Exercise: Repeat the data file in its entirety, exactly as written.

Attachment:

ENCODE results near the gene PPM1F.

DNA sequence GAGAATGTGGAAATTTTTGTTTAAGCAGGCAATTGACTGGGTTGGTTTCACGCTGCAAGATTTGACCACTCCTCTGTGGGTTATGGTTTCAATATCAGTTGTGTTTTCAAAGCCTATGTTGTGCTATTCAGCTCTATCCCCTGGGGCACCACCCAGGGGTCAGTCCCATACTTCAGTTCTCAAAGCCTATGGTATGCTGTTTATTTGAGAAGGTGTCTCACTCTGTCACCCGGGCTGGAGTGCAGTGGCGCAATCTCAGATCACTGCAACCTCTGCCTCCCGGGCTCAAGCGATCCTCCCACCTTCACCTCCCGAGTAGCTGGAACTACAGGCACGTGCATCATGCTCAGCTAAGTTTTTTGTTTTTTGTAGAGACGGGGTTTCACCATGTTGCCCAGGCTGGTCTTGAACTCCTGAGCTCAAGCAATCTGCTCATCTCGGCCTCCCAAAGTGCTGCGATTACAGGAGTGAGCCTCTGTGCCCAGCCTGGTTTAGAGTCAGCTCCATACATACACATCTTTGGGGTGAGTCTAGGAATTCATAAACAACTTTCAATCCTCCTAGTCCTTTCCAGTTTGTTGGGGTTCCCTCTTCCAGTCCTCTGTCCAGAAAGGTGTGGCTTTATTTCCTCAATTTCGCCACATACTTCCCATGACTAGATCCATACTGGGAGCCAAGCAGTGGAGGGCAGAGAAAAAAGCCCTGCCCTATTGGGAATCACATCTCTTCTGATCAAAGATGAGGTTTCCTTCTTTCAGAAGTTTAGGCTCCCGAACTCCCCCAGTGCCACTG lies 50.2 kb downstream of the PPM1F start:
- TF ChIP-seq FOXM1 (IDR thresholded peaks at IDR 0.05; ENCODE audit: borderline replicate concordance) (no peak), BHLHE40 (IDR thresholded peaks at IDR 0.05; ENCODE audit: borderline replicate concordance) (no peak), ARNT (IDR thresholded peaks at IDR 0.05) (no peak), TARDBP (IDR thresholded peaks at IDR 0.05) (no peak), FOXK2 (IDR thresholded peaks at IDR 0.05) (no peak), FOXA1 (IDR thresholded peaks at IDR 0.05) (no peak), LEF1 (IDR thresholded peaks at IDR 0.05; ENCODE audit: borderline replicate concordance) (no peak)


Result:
ENCODE results near the gene PPM1F.

DNA sequence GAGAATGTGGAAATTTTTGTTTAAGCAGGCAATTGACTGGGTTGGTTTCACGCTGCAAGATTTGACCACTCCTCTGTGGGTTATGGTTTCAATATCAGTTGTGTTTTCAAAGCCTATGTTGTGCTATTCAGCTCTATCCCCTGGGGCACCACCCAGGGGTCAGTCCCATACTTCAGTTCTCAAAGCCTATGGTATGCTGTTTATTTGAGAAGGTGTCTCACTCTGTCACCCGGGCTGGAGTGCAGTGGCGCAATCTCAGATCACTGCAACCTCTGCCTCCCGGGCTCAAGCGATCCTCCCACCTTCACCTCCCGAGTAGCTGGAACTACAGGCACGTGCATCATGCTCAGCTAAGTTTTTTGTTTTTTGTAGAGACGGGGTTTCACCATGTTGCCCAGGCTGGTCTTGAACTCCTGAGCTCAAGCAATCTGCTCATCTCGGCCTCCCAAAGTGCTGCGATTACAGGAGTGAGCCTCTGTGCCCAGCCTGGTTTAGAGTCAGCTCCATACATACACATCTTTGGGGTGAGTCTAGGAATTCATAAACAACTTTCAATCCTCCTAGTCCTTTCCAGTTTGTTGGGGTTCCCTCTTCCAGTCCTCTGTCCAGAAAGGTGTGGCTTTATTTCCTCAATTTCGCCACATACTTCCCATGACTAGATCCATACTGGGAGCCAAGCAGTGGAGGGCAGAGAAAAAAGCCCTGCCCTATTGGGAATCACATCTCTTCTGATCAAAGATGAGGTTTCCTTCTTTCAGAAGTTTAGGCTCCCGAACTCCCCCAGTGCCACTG lies 50.2 kb downstream of the PPM1F start:
- TF ChIP-seq FOXM1 (IDR thresholded peaks at IDR 0.05; ENCODE audit: borderline replicate concordance) (no peak), BHLHE40 (IDR thresholded peaks at IDR 0.05; ENCODE audit: borderline replicate concordance) (no peak), ARNT (IDR thresholded peaks at IDR 0.05) (no peak), TARDBP (IDR thresholded peaks at IDR 0.05) (no peak), FOXK2 (IDR thresholded peaks at IDR 0.05) (no peak), FOXA1 (IDR thresholded peaks at IDR 0.05) (no peak), LEF1 (IDR thresholded peaks at IDR 0.05; ENCODE audit: borderline replicate concordance) (no peak)